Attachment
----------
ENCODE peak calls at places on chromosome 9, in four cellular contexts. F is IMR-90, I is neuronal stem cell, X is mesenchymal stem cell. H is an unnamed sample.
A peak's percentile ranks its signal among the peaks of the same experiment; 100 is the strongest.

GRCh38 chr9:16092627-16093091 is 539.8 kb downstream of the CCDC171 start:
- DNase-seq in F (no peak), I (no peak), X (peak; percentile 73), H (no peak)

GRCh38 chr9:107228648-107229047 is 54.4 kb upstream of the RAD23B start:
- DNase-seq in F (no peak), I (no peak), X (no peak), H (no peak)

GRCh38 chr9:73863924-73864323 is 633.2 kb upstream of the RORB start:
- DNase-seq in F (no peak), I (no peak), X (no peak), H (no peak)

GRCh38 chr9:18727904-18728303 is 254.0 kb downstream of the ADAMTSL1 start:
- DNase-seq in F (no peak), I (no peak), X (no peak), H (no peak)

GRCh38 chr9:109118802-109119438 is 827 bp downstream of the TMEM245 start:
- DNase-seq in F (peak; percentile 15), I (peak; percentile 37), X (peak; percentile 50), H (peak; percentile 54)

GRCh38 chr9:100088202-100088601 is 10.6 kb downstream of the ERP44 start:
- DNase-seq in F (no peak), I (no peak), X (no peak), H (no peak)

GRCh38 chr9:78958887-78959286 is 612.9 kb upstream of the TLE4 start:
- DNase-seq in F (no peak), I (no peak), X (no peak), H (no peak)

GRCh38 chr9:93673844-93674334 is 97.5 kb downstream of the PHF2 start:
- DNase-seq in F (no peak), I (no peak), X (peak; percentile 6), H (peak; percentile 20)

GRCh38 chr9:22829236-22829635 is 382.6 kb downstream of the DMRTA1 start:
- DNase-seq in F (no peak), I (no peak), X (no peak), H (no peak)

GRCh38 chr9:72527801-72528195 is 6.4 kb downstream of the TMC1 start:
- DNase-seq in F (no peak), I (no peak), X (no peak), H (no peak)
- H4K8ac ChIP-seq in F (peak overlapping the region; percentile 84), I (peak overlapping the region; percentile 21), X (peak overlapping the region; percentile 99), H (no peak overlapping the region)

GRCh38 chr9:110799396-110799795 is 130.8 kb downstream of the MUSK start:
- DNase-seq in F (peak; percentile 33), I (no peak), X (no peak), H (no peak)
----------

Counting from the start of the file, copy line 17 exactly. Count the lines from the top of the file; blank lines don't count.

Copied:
GRCh38 chr9:93673844-93674334 is 97.5 kb downstream of the PHF2 start: